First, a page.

. . . the Temple and its courts being completed, the solemn dedication took place, with the greatest magnificence which the king and the nation could display. All the chieftains of the different tribes, and all of every order who could be brought together, assembled.
Solomon Builds the Great Temple, featuring a series of excerpts selected from History of the Jews by Henry Hart Milman published in 1829.
Previously in Solomon Builds the Great Temple. Now we continue.
Time: 953 BC
Josephus carries the whole building up to the height of the porch; but this is out of all credible proportion, making the height twice the length and six times the width. Along each side, and perhaps at the back of the main building, ran an aisle, divided into three stories of small chambers: the wall of the Temple being thicker at the bottom, left a rest to support the beams of these chambers, which were not let into the wall. These aisles, the chambers of which were appropriated as vestiaries, treasuries, and for other sacred purposes, seem to have reached about half way up the main wall of what we may call the nave and choir: the windows into the latter were probably above them; these were narrow, but widened inward.
If the dimensions of the Temple appear by no means imposing, it must be remembered that but a small part of the religious ceremonies took place within the walls. The Holy of Holies was entered only once a year, and that by the High-priest alone. It was the secret and unapproachable shrine of the Divinity. The Holy Place, the body of the Temple, admitted only the officiating priests. The courts, called in popular language the Temple, or rather the inner quadrangle, were in fact the great place of divine worship. Here, under the open air, were celebrated the great public and national rites, the processions, the offerings, the sacrifices; here stood the great tank for ablution, and the high altar for burnt-offerings.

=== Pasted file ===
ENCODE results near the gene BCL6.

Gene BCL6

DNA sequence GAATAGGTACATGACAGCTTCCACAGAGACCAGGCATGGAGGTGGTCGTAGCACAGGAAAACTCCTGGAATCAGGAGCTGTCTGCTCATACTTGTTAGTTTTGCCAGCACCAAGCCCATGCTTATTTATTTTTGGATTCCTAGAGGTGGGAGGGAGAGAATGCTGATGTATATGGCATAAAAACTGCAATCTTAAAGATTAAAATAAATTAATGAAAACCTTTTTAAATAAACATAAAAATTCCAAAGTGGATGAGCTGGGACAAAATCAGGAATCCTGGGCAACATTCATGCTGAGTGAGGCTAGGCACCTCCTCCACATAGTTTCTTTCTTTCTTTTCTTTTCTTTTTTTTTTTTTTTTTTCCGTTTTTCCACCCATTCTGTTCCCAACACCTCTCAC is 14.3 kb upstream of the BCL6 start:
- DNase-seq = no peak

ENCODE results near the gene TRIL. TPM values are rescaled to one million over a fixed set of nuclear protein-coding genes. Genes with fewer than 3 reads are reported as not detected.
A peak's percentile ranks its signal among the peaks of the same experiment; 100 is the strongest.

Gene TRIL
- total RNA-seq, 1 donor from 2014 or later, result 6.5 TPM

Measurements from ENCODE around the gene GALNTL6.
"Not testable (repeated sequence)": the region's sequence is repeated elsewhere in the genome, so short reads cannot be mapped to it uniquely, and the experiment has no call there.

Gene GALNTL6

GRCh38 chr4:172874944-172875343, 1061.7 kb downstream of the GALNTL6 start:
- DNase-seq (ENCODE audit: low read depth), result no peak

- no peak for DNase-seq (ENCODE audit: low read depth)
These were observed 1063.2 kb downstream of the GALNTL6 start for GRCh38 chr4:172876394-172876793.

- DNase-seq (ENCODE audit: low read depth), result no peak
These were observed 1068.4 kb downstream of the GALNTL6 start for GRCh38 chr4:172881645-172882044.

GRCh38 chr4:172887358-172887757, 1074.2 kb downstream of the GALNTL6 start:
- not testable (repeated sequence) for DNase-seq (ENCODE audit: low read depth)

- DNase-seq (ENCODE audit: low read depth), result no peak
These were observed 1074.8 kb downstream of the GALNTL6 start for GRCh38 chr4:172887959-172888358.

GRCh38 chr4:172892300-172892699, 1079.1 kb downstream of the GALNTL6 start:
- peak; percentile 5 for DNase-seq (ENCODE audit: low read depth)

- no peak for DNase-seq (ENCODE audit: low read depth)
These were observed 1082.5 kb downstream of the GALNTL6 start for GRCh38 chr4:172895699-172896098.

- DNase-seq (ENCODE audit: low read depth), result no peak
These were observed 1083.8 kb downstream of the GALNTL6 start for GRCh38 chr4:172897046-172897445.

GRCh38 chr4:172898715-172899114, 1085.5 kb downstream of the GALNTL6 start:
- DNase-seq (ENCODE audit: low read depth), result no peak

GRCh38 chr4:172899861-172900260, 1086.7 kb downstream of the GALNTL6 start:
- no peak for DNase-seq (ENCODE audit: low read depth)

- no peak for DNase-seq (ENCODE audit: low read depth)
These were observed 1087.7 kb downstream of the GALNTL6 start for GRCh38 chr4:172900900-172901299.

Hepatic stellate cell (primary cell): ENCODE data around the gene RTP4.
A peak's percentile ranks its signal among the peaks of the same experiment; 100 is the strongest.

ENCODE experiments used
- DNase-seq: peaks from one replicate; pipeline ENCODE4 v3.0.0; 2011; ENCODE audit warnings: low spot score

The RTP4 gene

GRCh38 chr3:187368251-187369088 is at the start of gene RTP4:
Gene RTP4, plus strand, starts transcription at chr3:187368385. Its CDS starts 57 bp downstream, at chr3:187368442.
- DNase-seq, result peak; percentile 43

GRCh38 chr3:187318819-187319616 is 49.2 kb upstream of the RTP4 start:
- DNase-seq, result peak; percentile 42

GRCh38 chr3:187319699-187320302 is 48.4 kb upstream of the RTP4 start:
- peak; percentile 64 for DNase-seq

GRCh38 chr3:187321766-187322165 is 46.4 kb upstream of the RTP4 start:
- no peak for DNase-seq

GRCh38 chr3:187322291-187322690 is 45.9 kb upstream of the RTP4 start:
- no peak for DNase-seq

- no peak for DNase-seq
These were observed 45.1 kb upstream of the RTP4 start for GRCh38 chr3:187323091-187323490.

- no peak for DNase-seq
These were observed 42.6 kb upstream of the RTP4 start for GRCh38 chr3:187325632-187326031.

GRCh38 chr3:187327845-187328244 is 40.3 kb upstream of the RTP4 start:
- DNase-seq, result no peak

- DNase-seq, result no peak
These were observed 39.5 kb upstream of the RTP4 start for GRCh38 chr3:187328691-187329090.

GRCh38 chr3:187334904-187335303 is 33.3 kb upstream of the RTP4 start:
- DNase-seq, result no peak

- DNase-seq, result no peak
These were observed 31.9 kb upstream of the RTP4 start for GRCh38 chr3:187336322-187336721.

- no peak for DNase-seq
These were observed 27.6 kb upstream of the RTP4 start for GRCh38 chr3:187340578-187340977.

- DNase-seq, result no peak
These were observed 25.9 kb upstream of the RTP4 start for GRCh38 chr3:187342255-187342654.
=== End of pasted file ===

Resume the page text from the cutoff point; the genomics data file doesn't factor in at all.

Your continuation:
But the costliness of the materials, the richness and variety of the details, amply compensated for the moderate dimensions of the building. It was such a sacred edifice as a traveler might have expected to find in El Dorado. The walls were of hewn stone, faced within with cedar which was richly carved with knosps and flowers; the ceiling was of fir-tree. But in every part gold was lavished with the utmost profusion; within and without, the floor, the walls, the ceiling, in short, the whole house is described as overlaid with gold. The finest and purest–that of Parvaim, by some supposed to be Ceylon–was reserved for the sanctuary. Here the cherubim, which stood upon the covering of the Ark, with their wings touching each wall, were entirely covered with gold.
The sumptuous veil, of the richest materials and brightest colors, which divided the Holy of Holies from the Holy Place was suspended on chains of gold. Cherubim, palm-trees, and flowers, the favorite ornaments, everywhere covered with gilding, were wrought in almost all parts. The altar within the Temple and the table of shewbread were likewise covered with the same precious metal. All the vessels, the ten candlesticks, five hundred basins, and all the rest of the sacrificial and other utensils, were of solid gold. Yet the Hebrew writers seem to dwell with the greatest astonishment and admiration on the works which were founded in brass by Huram, a man of Jewish extraction, who had learned his art at Tyre.